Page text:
- Provide a static cache of your pages
- Minify and concatenate CSS and JS files
- Compress files
- Delay image loading
- Delay script loading
- Optimize your database
Ensure that you configure the plugin correctly to avoid side-effects. Always test the most important pages of your site (like payment or contact forms) after implementing this sort of plugin.
#7 – Update WordPress, Plugins and Themes
We are never going to repeat this enough: update WordPress regularly. By doing this you are sure to correct bugs, remove security risks, add new features and improve page speed. This same advice applies to themes, plugins and even translations.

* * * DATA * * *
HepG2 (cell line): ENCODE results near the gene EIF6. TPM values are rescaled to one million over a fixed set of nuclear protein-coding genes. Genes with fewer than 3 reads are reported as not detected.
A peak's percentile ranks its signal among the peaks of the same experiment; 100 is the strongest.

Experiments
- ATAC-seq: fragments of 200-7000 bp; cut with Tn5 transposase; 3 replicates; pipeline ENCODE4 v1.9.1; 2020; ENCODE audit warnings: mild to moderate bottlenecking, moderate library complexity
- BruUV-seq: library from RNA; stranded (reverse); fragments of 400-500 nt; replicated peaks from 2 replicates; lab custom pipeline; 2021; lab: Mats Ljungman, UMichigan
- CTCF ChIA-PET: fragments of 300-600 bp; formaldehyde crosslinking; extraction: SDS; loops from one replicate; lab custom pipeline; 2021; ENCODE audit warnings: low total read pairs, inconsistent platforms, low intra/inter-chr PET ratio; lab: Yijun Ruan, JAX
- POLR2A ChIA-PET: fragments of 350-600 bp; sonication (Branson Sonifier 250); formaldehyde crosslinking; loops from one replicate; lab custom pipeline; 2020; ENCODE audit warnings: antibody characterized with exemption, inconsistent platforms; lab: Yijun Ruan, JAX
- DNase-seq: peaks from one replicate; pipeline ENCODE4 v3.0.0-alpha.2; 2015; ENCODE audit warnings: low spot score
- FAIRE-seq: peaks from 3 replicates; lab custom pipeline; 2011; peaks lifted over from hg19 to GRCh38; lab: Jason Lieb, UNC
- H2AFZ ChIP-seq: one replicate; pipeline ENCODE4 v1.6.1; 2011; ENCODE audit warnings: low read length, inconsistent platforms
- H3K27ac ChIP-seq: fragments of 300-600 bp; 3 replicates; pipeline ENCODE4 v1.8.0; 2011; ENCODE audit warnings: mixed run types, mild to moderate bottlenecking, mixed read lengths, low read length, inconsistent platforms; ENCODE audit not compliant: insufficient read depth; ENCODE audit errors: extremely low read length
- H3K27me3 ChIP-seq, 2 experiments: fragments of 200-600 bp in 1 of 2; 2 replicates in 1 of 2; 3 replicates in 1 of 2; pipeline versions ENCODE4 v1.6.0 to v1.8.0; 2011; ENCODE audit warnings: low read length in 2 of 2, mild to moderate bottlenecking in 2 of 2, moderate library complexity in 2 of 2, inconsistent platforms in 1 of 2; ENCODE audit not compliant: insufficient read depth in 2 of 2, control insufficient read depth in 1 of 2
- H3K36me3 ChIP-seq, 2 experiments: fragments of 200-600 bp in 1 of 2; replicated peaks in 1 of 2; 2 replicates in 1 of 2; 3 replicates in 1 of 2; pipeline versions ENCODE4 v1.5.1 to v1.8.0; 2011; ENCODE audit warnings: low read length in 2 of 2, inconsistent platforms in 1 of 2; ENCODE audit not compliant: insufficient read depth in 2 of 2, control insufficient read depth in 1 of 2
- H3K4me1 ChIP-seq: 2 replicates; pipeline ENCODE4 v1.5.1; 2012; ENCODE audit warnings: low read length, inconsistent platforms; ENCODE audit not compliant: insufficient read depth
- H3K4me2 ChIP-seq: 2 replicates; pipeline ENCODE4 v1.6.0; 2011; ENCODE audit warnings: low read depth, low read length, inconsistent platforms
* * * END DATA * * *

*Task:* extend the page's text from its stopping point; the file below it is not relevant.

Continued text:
#8 – Plugins
Pay attention to the number of plugins you add to your WordPress site and, for more security, delete plugins that you no longer use.
In reality, the number of plugins does not have a direct impact on the speed of your site, but you may have one plugin that heavily impacts your performance. The less plugins you have, the less likely you are of having conflicts or performance problems. You will also have to spend less time updating plugins!
#9 – Optimize Images
Images can often represent the lion’s share of total page size and therefore of the time it takes to load a page. Here are a few tips to reduce the size of your images:
- Choose the correct file format: JPG/JPEG for photos, PNG for logos and infographics, SVG for icons, illustrations, and logos. These are good guidelines, but you can always test different formats and compare file sizes.
- Compress images. JPG/JPEG formats can usually be compressed up to 60% (you can even try 40%) without losing too much quality. With PNG files try saving using 8-bits rather than 24. SVG files can also be compressed but be careful with rounded forms as these may become pixelized very easily.